I learned something new last Friday as well as had another idea driven home again. I like it when that happens. It’s odd to learn something yet periodically “realize” it all over again when life has need of that lesson.
I started working again on a scripting promise I made a while ago about sharing the ability to run an encrypted script without having to write the unencrypted contents to disk, thus making the contents of your script more secure. I’ve had the concept in my head and most of the proof it could be done, I just have to work on one very irritating issue with arrays. The other thing I needed to work on, and solved, was generating a random string. PowerShell has a native cmdlet to get a random number but not one for a string. I needed a string, so that I could randomly generate the IV that goes with each script. It’s generally accepted that knowing the IV doesn’t make it less secure so hard coding it to the resultant script isn’t a bad thing. However, it IS bad to always use the same IV. I figured it couldn’t be hard to write a simple function to generate a random string; it really wasn’t. Initially it was frustrating, though.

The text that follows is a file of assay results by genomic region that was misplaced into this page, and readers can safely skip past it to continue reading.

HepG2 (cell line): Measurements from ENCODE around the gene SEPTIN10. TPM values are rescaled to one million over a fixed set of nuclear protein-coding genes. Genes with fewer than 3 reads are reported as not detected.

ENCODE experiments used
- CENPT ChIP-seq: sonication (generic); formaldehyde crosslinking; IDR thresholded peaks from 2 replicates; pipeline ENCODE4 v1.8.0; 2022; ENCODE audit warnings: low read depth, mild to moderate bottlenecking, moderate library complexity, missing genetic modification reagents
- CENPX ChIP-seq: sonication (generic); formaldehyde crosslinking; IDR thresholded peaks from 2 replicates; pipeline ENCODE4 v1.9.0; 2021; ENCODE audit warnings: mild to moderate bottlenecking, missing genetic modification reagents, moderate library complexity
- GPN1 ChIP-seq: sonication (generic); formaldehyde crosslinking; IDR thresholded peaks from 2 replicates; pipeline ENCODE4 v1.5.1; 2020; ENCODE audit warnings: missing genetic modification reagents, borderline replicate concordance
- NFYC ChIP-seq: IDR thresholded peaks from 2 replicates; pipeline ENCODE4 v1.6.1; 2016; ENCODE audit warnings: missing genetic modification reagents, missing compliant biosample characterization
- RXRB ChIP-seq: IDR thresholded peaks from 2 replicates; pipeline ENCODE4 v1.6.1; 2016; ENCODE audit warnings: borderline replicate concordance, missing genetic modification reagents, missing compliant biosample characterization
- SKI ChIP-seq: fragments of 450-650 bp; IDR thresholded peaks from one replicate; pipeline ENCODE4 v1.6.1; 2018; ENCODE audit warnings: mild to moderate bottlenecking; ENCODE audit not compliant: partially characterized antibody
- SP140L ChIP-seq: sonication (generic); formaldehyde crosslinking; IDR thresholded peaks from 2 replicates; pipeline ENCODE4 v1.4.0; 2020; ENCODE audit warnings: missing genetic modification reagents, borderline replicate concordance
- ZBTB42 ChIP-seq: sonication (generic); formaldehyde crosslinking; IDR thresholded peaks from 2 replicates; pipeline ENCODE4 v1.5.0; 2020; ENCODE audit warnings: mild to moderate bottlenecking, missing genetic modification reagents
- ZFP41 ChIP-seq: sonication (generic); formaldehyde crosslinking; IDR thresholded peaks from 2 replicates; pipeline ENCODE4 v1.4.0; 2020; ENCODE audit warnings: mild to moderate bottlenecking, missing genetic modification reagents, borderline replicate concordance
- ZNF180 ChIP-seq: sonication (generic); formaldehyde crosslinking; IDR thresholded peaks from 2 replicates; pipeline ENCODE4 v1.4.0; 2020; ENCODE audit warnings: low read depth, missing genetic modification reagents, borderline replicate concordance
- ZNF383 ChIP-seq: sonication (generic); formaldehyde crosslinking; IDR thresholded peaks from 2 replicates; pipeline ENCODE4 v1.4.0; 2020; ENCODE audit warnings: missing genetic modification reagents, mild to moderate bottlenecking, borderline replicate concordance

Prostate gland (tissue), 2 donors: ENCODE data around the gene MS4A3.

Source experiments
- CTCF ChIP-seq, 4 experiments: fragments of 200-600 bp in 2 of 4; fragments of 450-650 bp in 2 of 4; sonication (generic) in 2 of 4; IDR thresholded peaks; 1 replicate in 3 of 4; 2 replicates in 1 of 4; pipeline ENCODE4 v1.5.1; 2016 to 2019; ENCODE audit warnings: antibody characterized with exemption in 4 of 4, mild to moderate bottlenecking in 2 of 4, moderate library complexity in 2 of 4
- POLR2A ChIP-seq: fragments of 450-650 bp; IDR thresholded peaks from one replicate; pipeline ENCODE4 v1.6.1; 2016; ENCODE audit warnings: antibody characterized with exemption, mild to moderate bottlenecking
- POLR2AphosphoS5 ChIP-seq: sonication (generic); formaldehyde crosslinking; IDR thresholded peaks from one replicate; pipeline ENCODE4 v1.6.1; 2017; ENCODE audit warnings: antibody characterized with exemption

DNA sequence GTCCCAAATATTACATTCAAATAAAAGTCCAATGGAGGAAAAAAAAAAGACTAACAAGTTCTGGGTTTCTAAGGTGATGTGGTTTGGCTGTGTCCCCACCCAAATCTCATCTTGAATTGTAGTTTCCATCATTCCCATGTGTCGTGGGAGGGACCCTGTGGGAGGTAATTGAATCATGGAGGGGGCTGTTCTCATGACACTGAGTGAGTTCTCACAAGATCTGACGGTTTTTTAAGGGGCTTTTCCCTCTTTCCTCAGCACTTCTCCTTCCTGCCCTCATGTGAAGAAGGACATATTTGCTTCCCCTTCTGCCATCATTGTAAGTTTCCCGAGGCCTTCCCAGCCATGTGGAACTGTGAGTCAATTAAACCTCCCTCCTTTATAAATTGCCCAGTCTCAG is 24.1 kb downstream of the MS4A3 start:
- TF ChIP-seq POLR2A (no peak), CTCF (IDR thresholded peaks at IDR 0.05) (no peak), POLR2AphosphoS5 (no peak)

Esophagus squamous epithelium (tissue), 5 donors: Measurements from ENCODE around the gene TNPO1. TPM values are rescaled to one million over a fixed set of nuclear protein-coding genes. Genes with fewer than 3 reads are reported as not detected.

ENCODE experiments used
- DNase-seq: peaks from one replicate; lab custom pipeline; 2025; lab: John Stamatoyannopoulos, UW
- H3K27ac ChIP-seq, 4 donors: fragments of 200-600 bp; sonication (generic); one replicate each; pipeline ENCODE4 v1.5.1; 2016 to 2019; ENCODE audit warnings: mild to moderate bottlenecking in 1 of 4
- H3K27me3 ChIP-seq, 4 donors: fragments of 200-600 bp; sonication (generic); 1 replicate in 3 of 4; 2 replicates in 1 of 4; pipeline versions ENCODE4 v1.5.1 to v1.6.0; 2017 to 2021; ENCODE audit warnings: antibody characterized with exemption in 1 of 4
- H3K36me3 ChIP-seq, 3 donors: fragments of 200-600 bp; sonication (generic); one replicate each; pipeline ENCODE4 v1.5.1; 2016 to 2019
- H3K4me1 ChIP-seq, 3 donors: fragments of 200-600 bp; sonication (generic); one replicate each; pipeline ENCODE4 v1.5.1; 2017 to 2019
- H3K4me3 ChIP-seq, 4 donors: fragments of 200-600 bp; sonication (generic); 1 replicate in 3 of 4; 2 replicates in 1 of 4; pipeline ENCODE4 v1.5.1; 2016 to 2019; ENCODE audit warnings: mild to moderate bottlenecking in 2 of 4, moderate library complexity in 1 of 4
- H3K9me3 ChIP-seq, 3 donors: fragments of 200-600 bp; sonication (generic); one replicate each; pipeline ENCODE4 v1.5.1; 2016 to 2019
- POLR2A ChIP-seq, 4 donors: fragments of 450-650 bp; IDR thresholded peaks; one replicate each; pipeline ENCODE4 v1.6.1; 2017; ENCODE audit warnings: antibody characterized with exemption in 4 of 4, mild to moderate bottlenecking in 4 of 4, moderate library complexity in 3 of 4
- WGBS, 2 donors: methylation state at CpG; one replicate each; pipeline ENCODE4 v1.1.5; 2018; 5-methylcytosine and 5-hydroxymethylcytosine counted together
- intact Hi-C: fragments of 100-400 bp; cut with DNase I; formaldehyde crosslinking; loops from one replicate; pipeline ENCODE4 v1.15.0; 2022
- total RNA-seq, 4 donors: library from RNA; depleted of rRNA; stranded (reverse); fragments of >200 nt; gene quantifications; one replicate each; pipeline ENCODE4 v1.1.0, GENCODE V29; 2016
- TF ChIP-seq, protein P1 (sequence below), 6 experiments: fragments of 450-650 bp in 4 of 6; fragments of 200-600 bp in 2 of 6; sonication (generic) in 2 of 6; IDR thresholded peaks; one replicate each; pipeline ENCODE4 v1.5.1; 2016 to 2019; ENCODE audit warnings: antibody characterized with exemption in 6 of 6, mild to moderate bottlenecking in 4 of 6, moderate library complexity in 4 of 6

I started out with the idea I could use the get-random to randomly generate a 0 or 1 and then loop through that 8 times to generate an 8 bit binary code that I could then convert to a string. Figuring out how to make that 8 bit binary code into a string took a bit, and required multiple conversions of the data. My searching proved more fruitful than I intended. The one thing I learned was all of the different conversion methods available via .NET. Specifically, converting characters from decimal/hex/binary to whichever form is needed. It makes sense that they exist now that I think about it, but at the time I had never had a need for them and didn’t know they existed. This lead me to my recurring life lesson: it’s most invaluable being able to think differently. What could have continued to be difficult and maybe (for all intents and purposes) impossible, became an elegant solution just because I started to look at my situation from a different point of view.
I didn’t need to generate a rand byte of 1’s and 0’s because each ASCII character also has a decimal (and hex) value as well. So instead of using get-random 8 times to produce 1 ASCII char, I just needed to use it once to generate it’s decimal value. I didn’t want the non-character values in ASCII so I gave it the range of 33-127. The get-random does not include the max number (127, which is DEL and I don’t want) but it does include the minimum, 33 (which I do want and is !). I don’t know why it behaves this way.. it doesn’t make any sense.
The final\ script, below, ended up being only half the lines of the previous, unfinished script. I hope you find it useful. To use it, you just call the function and pass it the number of characters you want to use. ex) create-randomString 32